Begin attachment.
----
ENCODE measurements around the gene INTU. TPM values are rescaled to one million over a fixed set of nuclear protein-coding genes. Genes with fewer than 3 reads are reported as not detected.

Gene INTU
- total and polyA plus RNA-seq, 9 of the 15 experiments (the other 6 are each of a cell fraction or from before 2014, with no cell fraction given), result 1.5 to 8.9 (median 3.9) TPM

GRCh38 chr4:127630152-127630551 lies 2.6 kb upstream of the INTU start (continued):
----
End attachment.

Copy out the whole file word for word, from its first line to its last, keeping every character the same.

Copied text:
ENCODE measurements around the gene INTU. TPM values are rescaled to one million over a fixed set of nuclear protein-coding genes. Genes with fewer than 3 reads are reported as not detected.

Gene INTU
- total and polyA plus RNA-seq, 9 of the 15 experiments (the other 6 are each of a cell fraction or from before 2014, with no cell fraction given), result 1.5 to 8.9 (median 3.9) TPM

GRCh38 chr4:127630152-127630551 lies 2.6 kb upstream of the INTU start (continued):